Come the end of the game, you have bosses that make defense and to a lesser extent HP irrelevant, are immune to the time travel mechanics, have as many mechanics as a raid boss in Destiny, two characters that are a detriment to your team compared to the others, a single keychain that is worthwhile, are immune to practically every status aliment and force you to build around what they do. Like, I’d love to say I overcame the final boss through sheer grit, determination and a long hard look at my build, but instead I just went to one of the towns, bought three Basalt Necklaces (immune to burn) and won it without breaking a sweat.
Cris Tales Review Verdict
In the end, it’s hard to deny the effort that went into Cris Tales. It looks amazing, but it almost feels like a lot of things were thrown at the wall in hopes they’d stick or just to do them. Does there need to be a shoe that you ride between two puddles to get to a location? Did Crisbell really need a dragon to fly between islands right before you fight the last boss because your previous mode of transportation is removed? Are there many players hoping to fight bosses that instantly drop you to 1 HP and then spinning a wheel to see how many characters get healed, with the AI deciding who that is if you don’t land on everyone? Is anyone looking to play Pokemon right before the final boss fight for useless skills, like status aliments that largely won’t work on the bosses you fight or an HP drain that does a whole 87 damage and heals my girl for an impressive 4 (yes, four) HP out of a possible 616?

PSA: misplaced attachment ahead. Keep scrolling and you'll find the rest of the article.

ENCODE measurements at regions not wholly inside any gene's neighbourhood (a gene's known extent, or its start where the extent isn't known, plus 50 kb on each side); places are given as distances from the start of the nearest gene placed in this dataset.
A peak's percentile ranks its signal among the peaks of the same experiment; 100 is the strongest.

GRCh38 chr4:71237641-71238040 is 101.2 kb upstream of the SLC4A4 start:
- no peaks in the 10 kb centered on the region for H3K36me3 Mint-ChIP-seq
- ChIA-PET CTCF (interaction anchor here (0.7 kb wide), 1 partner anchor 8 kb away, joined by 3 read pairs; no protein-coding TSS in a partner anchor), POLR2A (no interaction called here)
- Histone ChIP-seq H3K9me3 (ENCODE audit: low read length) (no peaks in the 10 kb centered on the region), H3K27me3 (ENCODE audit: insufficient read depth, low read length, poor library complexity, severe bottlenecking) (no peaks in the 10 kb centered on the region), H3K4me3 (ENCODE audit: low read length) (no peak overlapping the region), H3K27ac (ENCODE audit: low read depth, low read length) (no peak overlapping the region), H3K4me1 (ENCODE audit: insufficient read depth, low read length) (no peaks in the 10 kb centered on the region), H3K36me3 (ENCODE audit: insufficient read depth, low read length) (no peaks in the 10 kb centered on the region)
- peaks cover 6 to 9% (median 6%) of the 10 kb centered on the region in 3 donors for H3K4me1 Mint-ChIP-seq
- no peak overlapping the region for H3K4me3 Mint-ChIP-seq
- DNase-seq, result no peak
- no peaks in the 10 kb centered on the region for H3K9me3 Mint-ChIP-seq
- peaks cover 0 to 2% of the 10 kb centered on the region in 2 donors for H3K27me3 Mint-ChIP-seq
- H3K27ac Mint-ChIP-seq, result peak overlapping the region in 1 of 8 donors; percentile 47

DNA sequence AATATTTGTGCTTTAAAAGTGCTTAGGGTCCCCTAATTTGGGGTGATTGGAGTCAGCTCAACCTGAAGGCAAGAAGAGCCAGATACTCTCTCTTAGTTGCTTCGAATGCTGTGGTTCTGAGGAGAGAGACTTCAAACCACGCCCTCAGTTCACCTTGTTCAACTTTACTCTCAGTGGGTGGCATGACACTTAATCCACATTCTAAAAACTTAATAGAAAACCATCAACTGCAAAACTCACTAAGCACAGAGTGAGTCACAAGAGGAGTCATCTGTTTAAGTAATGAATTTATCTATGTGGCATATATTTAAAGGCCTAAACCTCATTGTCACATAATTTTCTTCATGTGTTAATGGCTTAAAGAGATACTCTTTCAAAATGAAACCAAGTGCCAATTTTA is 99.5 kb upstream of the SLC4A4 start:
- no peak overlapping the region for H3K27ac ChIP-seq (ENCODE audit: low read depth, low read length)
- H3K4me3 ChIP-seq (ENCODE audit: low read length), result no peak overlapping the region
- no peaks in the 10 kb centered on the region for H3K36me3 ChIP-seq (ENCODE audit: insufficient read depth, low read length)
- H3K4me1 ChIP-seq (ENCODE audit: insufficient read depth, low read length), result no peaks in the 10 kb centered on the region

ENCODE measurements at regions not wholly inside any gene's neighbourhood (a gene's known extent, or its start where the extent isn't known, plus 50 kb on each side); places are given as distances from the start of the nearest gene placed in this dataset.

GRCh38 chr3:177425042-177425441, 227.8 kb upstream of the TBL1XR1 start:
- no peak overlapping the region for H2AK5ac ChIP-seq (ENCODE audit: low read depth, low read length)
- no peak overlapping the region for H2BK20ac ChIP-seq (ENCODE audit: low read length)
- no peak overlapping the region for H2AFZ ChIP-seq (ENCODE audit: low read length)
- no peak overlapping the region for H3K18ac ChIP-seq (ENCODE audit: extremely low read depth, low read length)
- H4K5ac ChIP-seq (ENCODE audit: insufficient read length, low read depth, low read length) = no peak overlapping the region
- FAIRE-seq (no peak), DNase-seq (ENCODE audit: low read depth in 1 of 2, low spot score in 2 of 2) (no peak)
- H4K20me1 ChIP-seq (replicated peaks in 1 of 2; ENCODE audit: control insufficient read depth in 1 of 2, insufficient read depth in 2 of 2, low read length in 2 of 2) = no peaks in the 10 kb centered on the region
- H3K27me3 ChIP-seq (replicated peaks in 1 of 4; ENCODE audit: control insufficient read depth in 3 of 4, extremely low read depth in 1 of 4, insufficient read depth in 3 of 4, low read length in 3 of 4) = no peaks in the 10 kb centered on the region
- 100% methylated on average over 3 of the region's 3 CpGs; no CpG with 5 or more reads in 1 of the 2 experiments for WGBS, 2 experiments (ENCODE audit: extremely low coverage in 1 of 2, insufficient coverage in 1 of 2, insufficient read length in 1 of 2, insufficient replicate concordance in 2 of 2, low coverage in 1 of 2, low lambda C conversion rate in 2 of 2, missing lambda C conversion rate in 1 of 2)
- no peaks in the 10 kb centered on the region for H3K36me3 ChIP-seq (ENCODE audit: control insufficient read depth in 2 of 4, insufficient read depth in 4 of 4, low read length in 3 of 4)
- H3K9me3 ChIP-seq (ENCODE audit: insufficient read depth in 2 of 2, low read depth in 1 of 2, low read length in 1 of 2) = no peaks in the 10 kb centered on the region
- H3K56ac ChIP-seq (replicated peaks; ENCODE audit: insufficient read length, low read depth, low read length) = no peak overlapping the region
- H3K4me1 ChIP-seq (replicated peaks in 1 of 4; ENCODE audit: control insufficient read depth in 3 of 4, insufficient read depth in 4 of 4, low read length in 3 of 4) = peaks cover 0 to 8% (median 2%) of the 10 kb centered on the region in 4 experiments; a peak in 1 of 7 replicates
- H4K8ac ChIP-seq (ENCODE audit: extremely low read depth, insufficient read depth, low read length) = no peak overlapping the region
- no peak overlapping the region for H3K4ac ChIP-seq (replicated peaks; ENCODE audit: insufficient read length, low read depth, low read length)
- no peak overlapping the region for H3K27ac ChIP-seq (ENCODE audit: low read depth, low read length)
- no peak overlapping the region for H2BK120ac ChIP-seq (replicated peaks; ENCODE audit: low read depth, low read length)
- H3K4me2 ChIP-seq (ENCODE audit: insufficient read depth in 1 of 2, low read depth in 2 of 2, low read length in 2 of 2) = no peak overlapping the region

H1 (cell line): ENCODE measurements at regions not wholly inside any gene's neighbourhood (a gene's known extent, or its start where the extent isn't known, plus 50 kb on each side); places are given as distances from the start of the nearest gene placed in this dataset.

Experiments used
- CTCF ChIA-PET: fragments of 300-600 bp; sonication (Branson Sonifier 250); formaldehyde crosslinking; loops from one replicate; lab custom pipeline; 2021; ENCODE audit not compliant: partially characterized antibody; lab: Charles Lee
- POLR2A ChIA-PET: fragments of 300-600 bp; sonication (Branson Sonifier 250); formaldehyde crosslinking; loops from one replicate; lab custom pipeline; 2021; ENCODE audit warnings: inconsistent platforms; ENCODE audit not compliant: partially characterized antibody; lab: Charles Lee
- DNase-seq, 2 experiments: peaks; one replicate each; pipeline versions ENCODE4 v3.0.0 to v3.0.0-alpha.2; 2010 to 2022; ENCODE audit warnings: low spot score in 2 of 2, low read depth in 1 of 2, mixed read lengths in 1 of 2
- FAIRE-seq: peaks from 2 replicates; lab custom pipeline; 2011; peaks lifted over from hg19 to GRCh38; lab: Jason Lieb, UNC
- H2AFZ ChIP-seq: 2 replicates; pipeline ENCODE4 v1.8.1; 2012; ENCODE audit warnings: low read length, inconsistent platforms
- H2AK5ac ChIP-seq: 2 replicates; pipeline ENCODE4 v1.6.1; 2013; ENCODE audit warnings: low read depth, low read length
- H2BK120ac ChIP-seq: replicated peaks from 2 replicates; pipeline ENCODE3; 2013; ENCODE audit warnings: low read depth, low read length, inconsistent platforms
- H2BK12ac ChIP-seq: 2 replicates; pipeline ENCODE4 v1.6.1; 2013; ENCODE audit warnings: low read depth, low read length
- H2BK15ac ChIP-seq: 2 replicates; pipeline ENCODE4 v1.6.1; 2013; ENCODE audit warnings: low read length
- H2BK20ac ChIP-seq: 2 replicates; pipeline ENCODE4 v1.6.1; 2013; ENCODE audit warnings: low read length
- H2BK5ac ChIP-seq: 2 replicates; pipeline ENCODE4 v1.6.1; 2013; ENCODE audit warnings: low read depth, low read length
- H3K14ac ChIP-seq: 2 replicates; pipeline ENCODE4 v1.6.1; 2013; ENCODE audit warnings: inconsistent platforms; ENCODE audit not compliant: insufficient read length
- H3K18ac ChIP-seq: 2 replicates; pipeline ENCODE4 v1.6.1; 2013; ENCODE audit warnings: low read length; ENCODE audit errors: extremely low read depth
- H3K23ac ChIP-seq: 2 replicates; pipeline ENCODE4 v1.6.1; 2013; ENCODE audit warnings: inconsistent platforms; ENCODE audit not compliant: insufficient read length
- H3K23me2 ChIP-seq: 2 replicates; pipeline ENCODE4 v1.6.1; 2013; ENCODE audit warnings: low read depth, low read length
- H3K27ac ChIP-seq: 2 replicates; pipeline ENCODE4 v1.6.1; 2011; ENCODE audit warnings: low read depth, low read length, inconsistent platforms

Add this in with an opening that is brutal, even more mechanics that get thrown away or ignored long term (why have the tent that heals your party cost 10,000 marbles, what Cris Tales uses for currency, when by the time you can afford it, you’d have no use for it?), spending most of your time talking to people in towns that are obvious padding and so much more. It’s a shame Cris Tales simply can’t live up to the charm of its art but there is no consistency on what it wants to be. Even the bosses go from a joke to making me feel like I am woefully under-leveled, back to Neptunia level in the span of 20 minutes and one level. For some the art might be enough, but if you want a good RPG, this isn’t it.
[Editor’s Note: Cris Tales was reviewed on PlayStation 5 and a copy was provided to us for review purposes.]